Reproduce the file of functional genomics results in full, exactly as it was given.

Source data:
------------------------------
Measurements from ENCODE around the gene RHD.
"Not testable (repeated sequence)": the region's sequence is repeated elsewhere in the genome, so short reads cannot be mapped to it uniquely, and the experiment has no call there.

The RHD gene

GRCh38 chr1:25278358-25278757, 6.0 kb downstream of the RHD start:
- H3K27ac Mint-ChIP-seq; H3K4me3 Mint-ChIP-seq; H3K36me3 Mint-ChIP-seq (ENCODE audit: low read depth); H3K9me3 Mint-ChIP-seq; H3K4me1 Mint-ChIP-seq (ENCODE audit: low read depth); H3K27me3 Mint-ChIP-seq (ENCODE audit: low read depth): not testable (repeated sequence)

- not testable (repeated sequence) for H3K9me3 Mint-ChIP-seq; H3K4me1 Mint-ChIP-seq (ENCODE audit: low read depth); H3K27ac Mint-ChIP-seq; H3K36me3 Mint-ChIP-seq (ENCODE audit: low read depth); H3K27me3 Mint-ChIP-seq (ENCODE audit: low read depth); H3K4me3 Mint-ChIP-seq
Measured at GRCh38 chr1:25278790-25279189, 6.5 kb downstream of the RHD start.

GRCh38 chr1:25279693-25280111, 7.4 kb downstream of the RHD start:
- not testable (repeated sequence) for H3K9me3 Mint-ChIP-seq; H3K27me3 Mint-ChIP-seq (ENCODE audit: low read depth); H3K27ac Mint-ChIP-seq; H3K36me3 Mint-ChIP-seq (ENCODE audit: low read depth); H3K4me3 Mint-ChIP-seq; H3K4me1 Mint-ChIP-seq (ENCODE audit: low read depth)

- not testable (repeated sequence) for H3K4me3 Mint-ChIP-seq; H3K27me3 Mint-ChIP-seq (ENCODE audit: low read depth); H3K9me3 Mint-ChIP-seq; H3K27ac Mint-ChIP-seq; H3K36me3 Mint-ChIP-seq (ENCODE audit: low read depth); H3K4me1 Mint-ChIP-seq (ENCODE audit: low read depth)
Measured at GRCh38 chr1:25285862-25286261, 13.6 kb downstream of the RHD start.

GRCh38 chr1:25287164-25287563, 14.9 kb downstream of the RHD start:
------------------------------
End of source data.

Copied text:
Measurements from ENCODE around the gene RHD.
"Not testable (repeated sequence)": the region's sequence is repeated elsewhere in the genome, so short reads cannot be mapped to it uniquely, and the experiment has no call there.

The RHD gene

GRCh38 chr1:25278358-25278757, 6.0 kb downstream of the RHD start:
- H3K27ac Mint-ChIP-seq; H3K4me3 Mint-ChIP-seq; H3K36me3 Mint-ChIP-seq (ENCODE audit: low read depth); H3K9me3 Mint-ChIP-seq; H3K4me1 Mint-ChIP-seq (ENCODE audit: low read depth); H3K27me3 Mint-ChIP-seq (ENCODE audit: low read depth): not testable (repeated sequence)

- not testable (repeated sequence) for H3K9me3 Mint-ChIP-seq; H3K4me1 Mint-ChIP-seq (ENCODE audit: low read depth); H3K27ac Mint-ChIP-seq; H3K36me3 Mint-ChIP-seq (ENCODE audit: low read depth); H3K27me3 Mint-ChIP-seq (ENCODE audit: low read depth); H3K4me3 Mint-ChIP-seq
Measured at GRCh38 chr1:25278790-25279189, 6.5 kb downstream of the RHD start.

GRCh38 chr1:25279693-25280111, 7.4 kb downstream of the RHD start:
- not testable (repeated sequence) for H3K9me3 Mint-ChIP-seq; H3K27me3 Mint-ChIP-seq (ENCODE audit: low read depth); H3K27ac Mint-ChIP-seq; H3K36me3 Mint-ChIP-seq (ENCODE audit: low read depth); H3K4me3 Mint-ChIP-seq; H3K4me1 Mint-ChIP-seq (ENCODE audit: low read depth)

- not testable (repeated sequence) for H3K4me3 Mint-ChIP-seq; H3K27me3 Mint-ChIP-seq (ENCODE audit: low read depth); H3K9me3 Mint-ChIP-seq; H3K27ac Mint-ChIP-seq; H3K36me3 Mint-ChIP-seq (ENCODE audit: low read depth); H3K4me1 Mint-ChIP-seq (ENCODE audit: low read depth)
Measured at GRCh38 chr1:25285862-25286261, 13.6 kb downstream of the RHD start.

GRCh38 chr1:25287164-25287563, 14.9 kb downstream of the RHD start: